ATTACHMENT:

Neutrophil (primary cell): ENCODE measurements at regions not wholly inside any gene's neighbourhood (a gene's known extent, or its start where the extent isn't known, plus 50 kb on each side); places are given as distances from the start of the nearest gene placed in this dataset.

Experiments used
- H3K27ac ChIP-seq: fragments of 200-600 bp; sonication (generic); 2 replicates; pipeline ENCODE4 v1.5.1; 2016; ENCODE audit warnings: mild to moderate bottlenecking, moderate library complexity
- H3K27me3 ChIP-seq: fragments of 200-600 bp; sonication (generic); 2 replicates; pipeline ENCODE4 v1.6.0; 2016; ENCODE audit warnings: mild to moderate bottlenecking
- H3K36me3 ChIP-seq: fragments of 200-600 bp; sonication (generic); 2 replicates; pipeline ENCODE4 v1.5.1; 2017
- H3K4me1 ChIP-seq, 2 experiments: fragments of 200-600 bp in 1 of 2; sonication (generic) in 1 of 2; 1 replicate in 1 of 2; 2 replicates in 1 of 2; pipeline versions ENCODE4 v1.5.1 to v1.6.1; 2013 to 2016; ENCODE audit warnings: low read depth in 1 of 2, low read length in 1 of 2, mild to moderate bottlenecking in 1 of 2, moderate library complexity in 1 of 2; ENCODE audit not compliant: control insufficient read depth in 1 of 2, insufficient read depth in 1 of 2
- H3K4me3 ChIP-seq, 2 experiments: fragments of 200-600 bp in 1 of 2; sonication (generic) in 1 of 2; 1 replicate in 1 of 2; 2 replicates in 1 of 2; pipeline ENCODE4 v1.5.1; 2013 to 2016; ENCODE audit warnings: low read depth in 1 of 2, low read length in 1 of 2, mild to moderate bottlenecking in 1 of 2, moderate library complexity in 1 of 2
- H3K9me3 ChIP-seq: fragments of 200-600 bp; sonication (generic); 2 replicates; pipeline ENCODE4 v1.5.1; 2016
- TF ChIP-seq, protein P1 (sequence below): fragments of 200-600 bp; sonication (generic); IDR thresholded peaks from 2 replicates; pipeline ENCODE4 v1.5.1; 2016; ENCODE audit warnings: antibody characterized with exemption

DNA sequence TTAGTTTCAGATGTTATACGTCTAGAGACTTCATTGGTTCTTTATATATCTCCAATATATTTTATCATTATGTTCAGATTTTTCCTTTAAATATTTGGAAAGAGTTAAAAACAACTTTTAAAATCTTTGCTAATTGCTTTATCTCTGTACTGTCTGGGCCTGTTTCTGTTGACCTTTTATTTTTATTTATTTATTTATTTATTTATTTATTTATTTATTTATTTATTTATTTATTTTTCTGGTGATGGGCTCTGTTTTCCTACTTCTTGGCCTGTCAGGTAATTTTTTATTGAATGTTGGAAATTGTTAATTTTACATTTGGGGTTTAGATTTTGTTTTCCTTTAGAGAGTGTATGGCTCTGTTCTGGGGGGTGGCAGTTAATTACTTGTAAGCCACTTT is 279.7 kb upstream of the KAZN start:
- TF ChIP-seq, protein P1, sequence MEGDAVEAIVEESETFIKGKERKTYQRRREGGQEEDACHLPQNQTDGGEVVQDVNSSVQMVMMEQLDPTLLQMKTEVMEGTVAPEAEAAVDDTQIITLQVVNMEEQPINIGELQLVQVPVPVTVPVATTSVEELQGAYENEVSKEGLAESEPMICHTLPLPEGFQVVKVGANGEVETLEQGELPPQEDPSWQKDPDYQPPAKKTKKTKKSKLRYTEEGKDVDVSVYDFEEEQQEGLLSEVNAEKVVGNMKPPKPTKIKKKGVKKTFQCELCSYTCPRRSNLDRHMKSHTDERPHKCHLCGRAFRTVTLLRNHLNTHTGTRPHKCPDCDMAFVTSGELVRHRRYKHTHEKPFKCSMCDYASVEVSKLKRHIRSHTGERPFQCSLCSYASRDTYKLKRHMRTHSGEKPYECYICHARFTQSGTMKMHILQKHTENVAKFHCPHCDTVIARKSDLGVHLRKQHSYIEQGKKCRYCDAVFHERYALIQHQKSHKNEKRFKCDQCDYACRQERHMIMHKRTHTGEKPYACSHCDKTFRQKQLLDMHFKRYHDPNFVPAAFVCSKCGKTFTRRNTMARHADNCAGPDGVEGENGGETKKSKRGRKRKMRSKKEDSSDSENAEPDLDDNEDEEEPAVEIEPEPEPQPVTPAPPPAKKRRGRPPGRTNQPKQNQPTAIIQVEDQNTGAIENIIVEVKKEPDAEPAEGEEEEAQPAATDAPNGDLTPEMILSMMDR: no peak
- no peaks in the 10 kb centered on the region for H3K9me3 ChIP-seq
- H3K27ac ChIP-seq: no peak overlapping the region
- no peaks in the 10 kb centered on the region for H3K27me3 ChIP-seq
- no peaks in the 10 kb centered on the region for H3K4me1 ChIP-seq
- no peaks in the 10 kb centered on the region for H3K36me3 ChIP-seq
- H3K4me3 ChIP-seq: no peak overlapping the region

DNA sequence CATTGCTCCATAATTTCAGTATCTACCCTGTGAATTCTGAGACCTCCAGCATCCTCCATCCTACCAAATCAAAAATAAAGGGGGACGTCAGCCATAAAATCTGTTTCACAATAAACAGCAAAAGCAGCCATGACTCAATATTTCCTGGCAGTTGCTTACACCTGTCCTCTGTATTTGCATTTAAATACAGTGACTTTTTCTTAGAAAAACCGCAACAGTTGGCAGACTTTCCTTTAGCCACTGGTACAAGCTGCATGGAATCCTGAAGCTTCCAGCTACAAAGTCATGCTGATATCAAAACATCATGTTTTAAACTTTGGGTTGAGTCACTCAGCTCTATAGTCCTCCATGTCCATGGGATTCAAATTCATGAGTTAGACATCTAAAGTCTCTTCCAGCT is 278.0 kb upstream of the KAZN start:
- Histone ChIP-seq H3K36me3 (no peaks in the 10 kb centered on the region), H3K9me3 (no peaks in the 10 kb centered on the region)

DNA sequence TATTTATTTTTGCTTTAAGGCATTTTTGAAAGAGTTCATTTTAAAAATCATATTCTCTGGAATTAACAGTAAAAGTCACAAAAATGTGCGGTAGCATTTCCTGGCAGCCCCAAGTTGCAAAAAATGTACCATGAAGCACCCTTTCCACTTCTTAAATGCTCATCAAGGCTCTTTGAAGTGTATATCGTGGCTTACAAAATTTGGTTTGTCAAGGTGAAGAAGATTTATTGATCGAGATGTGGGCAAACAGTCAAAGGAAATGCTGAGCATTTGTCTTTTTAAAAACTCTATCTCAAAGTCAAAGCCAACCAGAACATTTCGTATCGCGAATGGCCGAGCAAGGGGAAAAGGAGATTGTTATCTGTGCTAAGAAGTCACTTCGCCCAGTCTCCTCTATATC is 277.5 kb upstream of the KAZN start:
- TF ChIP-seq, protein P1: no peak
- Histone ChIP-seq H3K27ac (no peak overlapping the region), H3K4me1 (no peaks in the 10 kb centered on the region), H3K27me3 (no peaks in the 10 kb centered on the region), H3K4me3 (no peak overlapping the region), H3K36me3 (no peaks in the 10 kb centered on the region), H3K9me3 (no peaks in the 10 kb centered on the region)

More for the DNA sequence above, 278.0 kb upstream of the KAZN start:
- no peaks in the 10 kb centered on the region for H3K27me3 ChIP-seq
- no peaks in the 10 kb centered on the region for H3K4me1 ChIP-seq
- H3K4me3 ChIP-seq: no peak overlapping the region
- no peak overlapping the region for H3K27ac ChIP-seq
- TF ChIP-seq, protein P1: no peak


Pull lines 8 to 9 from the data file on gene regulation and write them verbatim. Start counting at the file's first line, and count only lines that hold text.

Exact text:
- H3K9me3 ChIP-seq: fragments of 200-600 bp; sonication (generic); 2 replicates; pipeline ENCODE4 v1.5.1; 2016
- TF ChIP-seq, protein P1 (sequence below): fragments of 200-600 bp; sonication (generic); IDR thresholded peaks from 2 replicates; pipeline ENCODE4 v1.5.1; 2016; ENCODE audit warnings: antibody characterized with exemption